Wednesday, October 01, 2014
The Invisible Hand and the Dangers of Famililization
It is good to start this post with this quote from the Wealth of Nations:
"Every individual necessarily labours to render the annual revenue of the society as great as he can. He generally neither intends to promote the public interest, nor knows how much he is promoting it ... He intends only his own gain, and he is in this, as in many other cases, led by an invisible hand to promote an end which was no part of his intention. Nor is it always the worse for society that it was no part of his intention. By pursuing his own interest he frequently promotes that of the society more effectually than when he really intends to promote it. I have never known much good done by those who affected to trade for the public good."
The question arises with the last two words. What is "public good." One look at the plight of law schools today tells you how the Adam Smith approach -- a constant battle in service of self-interest -- is working. It is a world of low teaching loads, vanity courses, massive spending on irrelevant "scholarship," travel to do little or nothing, crushing debt for students, and dishonesty in the rankings game.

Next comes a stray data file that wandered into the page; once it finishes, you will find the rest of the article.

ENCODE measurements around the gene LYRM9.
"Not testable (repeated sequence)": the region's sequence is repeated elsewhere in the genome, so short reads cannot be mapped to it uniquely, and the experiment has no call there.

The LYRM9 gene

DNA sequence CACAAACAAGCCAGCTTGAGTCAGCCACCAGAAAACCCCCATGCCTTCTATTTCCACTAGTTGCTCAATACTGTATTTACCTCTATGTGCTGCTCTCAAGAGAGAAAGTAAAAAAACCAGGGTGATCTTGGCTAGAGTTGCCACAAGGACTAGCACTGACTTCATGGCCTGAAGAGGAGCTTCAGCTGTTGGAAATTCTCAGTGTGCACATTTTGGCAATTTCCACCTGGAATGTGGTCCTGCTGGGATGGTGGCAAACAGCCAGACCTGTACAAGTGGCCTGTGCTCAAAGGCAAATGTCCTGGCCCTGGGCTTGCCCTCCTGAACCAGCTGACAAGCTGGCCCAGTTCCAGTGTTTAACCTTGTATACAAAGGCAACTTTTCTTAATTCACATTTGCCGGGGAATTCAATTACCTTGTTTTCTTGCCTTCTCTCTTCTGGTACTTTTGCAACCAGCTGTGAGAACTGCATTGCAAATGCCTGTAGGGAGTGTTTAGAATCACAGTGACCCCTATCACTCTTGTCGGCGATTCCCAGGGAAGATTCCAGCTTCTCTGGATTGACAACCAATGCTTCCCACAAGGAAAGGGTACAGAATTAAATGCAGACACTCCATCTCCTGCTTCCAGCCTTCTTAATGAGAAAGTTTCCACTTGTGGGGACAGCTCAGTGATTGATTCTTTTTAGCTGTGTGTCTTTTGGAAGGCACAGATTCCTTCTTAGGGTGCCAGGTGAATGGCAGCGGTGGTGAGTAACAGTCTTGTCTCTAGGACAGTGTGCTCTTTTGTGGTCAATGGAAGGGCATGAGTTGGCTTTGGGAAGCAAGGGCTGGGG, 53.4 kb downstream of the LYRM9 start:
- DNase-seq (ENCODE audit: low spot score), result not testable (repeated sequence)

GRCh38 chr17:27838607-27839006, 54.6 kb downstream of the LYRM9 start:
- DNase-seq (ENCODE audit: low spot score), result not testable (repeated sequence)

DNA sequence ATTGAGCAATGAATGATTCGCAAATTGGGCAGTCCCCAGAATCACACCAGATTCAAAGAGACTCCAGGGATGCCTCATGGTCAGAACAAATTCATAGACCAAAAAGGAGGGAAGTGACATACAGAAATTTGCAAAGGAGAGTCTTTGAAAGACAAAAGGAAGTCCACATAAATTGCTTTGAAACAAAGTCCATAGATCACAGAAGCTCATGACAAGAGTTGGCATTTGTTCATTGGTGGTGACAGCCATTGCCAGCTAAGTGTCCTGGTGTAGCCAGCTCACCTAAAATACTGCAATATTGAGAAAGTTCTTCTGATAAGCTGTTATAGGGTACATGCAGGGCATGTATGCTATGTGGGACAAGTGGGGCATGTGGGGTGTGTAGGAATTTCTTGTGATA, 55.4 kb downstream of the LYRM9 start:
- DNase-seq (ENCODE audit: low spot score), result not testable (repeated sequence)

That is the good news; it could be worse. Why? Two points. First, I can count on one hand the number of law professors who do not attend the church of Adam Smith. In fact, I can count on the fingers of no hands the number of times I have heard a Law professor say in response to a policy or program question, "That is inconvenient to me and will cause some changes but I can see it is better for the institution,"
Conversely I do not have enough fingers and toes to account for every time I have heard "I oppose this policy/program because it will mean I have to change what I do."
How could it be worse? Suppose faculty began acting like one big happy family. They celebrated birthdays together, ate lunch together, and really cooperated. The cooperation was designed to maximize total benefits for faculty with the distribution of those benefits determined later. So even lower teaching loads, more travel, more vanity courses, etc. You might call this the Tony Soprano model.
If so, the best outcome is that faculty continue to "compete" not because it increases the public good, as Smith would have it, but decreases the damage.
So should we encourage law faculties to act like families? Like that slippery notion, "leadership," it all depends on goals and values. If they are not in the right place, kinship is a dangerous thing.